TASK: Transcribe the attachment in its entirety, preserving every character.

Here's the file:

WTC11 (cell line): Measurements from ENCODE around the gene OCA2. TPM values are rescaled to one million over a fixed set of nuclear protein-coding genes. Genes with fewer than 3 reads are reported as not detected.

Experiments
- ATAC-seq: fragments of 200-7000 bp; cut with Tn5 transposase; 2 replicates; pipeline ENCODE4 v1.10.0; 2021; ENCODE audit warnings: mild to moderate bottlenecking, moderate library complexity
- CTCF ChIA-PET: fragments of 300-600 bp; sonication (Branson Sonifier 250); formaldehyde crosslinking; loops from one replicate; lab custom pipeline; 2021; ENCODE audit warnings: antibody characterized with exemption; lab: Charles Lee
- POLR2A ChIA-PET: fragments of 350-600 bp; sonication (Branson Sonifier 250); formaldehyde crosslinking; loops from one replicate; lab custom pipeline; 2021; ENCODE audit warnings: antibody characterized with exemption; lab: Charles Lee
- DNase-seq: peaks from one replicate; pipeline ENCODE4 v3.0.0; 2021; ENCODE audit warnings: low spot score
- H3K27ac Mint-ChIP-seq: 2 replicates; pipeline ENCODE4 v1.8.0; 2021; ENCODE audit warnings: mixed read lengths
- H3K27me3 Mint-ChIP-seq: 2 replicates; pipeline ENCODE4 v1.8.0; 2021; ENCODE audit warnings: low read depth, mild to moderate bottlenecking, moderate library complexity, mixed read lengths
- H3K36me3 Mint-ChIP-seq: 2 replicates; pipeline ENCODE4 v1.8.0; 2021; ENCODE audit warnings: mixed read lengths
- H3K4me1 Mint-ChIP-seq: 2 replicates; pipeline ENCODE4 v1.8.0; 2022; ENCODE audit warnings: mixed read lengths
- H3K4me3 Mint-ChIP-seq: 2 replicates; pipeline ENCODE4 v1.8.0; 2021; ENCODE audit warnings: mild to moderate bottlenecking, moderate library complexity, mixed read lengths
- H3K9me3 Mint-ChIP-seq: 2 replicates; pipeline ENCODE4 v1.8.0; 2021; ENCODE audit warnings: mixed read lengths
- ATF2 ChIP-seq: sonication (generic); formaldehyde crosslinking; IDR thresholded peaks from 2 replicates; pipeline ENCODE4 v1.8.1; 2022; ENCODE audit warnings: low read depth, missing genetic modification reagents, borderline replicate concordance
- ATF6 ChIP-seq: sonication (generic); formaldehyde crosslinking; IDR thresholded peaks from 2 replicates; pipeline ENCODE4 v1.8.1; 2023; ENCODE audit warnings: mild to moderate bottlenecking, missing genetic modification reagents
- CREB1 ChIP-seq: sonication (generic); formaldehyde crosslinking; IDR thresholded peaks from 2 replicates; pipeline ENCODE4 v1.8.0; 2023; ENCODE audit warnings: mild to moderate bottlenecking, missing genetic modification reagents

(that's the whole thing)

WTC11 (cell line): Measurements from ENCODE around the gene OCA2. TPM values are rescaled to one million over a fixed set of nuclear protein-coding genes. Genes with fewer than 3 reads are reported as not detected.

Experiments
- ATAC-seq: fragments of 200-7000 bp; cut with Tn5 transposase; 2 replicates; pipeline ENCODE4 v1.10.0; 2021; ENCODE audit warnings: mild to moderate bottlenecking, moderate library complexity
- CTCF ChIA-PET: fragments of 300-600 bp; sonication (Branson Sonifier 250); formaldehyde crosslinking; loops from one replicate; lab custom pipeline; 2021; ENCODE audit warnings: antibody characterized with exemption; lab: Charles Lee
- POLR2A ChIA-PET: fragments of 350-600 bp; sonication (Branson Sonifier 250); formaldehyde crosslinking; loops from one replicate; lab custom pipeline; 2021; ENCODE audit warnings: antibody characterized with exemption; lab: Charles Lee
- DNase-seq: peaks from one replicate; pipeline ENCODE4 v3.0.0; 2021; ENCODE audit warnings: low spot score
- H3K27ac Mint-ChIP-seq: 2 replicates; pipeline ENCODE4 v1.8.0; 2021; ENCODE audit warnings: mixed read lengths
- H3K27me3 Mint-ChIP-seq: 2 replicates; pipeline ENCODE4 v1.8.0; 2021; ENCODE audit warnings: low read depth, mild to moderate bottlenecking, moderate library complexity, mixed read lengths
- H3K36me3 Mint-ChIP-seq: 2 replicates; pipeline ENCODE4 v1.8.0; 2021; ENCODE audit warnings: mixed read lengths
- H3K4me1 Mint-ChIP-seq: 2 replicates; pipeline ENCODE4 v1.8.0; 2022; ENCODE audit warnings: mixed read lengths
- H3K4me3 Mint-ChIP-seq: 2 replicates; pipeline ENCODE4 v1.8.0; 2021; ENCODE audit warnings: mild to moderate bottlenecking, moderate library complexity, mixed read lengths
- H3K9me3 Mint-ChIP-seq: 2 replicates; pipeline ENCODE4 v1.8.0; 2021; ENCODE audit warnings: mixed read lengths
- ATF2 ChIP-seq: sonication (generic); formaldehyde crosslinking; IDR thresholded peaks from 2 replicates; pipeline ENCODE4 v1.8.1; 2022; ENCODE audit warnings: low read depth, missing genetic modification reagents, borderline replicate concordance
- ATF6 ChIP-seq: sonication (generic); formaldehyde crosslinking; IDR thresholded peaks from 2 replicates; pipeline ENCODE4 v1.8.1; 2023; ENCODE audit warnings: mild to moderate bottlenecking, missing genetic modification reagents
- CREB1 ChIP-seq: sonication (generic); formaldehyde crosslinking; IDR thresholded peaks from 2 replicates; pipeline ENCODE4 v1.8.0; 2023; ENCODE audit warnings: mild to moderate bottlenecking, missing genetic modification reagents